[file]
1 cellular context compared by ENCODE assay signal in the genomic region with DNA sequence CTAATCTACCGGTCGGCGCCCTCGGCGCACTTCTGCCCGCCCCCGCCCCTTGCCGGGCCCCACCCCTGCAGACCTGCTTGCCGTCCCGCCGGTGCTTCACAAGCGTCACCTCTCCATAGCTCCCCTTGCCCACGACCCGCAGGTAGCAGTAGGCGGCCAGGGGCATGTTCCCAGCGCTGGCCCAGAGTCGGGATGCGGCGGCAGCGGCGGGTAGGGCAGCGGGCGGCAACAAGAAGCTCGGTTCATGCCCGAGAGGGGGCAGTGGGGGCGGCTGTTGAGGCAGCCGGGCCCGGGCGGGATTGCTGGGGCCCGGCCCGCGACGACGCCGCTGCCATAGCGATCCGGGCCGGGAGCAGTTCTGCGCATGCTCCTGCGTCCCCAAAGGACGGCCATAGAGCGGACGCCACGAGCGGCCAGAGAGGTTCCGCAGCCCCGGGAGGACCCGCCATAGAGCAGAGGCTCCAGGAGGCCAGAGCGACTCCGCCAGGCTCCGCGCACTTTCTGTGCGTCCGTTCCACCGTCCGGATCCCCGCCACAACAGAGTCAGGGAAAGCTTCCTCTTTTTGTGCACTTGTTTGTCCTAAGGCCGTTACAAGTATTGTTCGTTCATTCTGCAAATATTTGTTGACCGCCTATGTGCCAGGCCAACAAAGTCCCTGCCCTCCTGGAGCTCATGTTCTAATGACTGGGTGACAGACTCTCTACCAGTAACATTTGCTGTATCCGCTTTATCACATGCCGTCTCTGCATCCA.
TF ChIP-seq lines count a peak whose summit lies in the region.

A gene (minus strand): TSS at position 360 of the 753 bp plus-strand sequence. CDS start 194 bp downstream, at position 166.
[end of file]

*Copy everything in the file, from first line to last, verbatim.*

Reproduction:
1 cellular context compared by ENCODE assay signal in the genomic region with DNA sequence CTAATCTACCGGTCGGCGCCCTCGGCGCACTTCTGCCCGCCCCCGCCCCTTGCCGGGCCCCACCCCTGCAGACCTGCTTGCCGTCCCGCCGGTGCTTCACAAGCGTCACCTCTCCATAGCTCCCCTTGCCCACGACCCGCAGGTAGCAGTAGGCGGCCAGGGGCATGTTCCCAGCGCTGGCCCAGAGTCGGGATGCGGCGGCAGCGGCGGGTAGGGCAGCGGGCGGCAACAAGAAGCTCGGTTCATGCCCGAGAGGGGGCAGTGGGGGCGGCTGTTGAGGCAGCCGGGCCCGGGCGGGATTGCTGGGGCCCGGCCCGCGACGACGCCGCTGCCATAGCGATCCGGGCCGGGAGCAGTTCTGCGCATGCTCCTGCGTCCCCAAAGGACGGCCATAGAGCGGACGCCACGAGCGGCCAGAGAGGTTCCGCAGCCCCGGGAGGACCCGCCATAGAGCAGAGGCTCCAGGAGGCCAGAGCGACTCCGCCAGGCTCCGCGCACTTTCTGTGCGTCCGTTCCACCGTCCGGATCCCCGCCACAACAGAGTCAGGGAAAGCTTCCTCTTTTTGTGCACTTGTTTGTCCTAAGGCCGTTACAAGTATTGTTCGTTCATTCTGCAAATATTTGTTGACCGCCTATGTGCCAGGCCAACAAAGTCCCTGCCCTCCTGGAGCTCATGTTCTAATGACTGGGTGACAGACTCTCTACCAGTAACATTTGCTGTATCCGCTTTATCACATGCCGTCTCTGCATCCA.
TF ChIP-seq lines count a peak whose summit lies in the region.

A gene (minus strand): TSS at position 360 of the 753 bp plus-strand sequence. CDS start 194 bp downstream, at position 166.